I've gotten some "video reviews" with kids talking about the show that have been so much fun to watch, especially seeing the kids on the videos laughing as they remembered parts of the show that they liked and thought were funny. I've been really touched by several notes from teens and young adults who've liked the show and commented that they wish there would have been something like this for them when they were kids. I love hearing things like, "My kids have watched it every night!" Kids don't watch things just to be polite!
And through our online survey, we've been hearing from parents and professionals that the show really is creating springboard for conversations about being in the group (the theme of the episode) and what's hard about being in the group sometimes. It's gratifying to hear feedback that describes kids generalizing the concepts to the show in real life and using moments and lines from the show to express something about a situation in real life.
Have you received constructive criticism?
Of course. And that's the great thing about putting a pilot episode out to our core community. We've heard from people who care enough about this to let us know what they think we can do to make it better. We're looking at responses to our online survey to understand if it seems we need to adjust how we're targeting our age group, the pacing, etc. And I would much rather take "notes" (the industry euphemism for constructive feedback) from our audience than from television industry people at this point because our audience knows best what will work for them.
And I've seen a debate among autistic young adults on a discussion forum who were talking about whether the characters were accurate portrayals of autistics. I think it's pretty great that people are engaging in this discussion -- especially given that we're an independent kids' show pilot! It's going to be a challenging balance for us since our show isn't meant to be about autism per se, nor are we trying to create "clinically accurate" autistic characters. We're a comedy at heart, and so everything is a little heightened as it is with most characters in comedy. When a group of people is profoundly underrepresented in the media, any time there's a character who veers towards that representation, it's going to create a lot of dialogue because there is a lot riding on those scarce portrayals.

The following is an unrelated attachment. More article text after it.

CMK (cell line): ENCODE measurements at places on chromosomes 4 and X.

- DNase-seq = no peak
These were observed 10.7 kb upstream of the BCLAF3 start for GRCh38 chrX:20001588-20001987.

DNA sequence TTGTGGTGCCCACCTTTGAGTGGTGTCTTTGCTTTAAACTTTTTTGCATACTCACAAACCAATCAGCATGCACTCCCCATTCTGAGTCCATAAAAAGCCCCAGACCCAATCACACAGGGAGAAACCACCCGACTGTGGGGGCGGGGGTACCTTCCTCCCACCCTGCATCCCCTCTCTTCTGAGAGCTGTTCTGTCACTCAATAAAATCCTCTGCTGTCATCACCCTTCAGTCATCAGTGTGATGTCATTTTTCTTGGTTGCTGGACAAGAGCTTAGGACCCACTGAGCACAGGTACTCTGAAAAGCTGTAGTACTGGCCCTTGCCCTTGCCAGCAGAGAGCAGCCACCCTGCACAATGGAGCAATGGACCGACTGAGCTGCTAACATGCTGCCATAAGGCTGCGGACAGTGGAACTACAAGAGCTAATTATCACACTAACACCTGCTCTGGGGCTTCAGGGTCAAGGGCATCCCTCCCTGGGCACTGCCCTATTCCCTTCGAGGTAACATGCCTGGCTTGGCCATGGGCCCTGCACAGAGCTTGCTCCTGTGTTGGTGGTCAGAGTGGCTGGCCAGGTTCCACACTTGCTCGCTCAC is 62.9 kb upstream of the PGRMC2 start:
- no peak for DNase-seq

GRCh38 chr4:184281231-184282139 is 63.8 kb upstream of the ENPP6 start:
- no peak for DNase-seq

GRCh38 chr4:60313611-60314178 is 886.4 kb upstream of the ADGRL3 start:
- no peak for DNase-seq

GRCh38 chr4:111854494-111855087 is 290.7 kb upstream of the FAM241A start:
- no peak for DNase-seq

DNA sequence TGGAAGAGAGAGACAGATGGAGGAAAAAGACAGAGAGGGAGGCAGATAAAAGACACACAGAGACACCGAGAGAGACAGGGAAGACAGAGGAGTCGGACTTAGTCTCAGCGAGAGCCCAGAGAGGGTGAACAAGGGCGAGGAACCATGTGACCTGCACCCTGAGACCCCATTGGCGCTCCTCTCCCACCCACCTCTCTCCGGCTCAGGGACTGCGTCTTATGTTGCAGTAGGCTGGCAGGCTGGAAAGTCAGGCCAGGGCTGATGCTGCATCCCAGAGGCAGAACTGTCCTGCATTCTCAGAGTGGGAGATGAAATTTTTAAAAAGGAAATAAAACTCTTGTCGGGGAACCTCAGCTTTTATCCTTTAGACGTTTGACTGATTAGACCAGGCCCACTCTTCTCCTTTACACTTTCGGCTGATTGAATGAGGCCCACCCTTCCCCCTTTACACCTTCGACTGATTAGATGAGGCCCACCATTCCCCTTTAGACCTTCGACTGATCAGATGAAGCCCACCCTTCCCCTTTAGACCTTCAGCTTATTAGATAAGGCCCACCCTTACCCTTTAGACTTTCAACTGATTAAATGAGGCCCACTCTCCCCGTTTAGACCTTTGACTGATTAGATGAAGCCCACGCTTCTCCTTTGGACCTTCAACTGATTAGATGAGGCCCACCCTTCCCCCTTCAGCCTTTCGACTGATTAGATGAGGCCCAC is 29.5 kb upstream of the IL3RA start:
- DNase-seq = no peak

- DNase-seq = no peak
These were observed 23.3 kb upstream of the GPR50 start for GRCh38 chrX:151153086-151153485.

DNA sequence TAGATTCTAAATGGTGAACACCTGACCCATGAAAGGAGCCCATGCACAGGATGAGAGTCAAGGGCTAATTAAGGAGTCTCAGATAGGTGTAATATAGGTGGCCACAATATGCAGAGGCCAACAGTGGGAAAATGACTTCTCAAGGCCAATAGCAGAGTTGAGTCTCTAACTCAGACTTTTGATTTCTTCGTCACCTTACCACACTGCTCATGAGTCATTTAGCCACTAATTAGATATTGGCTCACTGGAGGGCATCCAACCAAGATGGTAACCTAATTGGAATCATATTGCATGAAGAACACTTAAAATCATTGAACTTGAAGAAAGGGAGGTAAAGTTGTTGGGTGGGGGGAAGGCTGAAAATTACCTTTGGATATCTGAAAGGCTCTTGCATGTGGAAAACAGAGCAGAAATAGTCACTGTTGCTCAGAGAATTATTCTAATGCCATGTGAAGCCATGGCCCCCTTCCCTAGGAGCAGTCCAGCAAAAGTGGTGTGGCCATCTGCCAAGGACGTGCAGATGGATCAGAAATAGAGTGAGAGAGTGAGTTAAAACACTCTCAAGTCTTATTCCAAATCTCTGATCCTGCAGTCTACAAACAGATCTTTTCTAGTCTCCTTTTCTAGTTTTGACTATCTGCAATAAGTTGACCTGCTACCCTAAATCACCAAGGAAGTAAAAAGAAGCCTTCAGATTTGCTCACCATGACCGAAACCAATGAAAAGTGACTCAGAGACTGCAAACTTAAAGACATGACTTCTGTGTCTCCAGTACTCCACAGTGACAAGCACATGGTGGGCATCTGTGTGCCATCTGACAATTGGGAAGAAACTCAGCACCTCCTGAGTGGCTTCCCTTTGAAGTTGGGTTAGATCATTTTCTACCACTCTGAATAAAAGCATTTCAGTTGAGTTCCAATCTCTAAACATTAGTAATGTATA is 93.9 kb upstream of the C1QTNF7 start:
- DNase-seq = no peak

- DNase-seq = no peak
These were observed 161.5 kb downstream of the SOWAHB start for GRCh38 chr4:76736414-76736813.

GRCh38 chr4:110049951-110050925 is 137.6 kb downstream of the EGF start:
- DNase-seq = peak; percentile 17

And I must add that I've gotten plenty of feedback about how we should have celebrated Nikola Tesla instead of Thomas Edison and lots of historical background about why. Duly noted!
Where would you like Flummox and Friends to go from here? What's it's ideal path for world domination?
A lot of people have asked me which networks we're pitching to. I tell them we're doing things a little differently -- treating Flummox and Friends more like a startup business and less like an idea to sell to someone else. Rather than going the traditional route of trying to get a network to develop the show, we've developed our idea and created our own pilot, with funding directly from our target market. And in this way, we're pitching it our audience first. Because we trust they'll be the best judge of whether this is a show that families would watch and love.
We hope to produce the first season of Flummox and Friends independently and distribute it through new and emerging online content distribution channels. That means we'll be looking for private investors to finance the production of a series of episodes. Early fans can help make that possible, because we can take these "early adopters" along with us -- virtually -- into our pitches to investors and production partners to show that we've already created something that has the beginnings of a loyal and passionate fan base and that can be financially sustainable.
How can folks help you spread the word?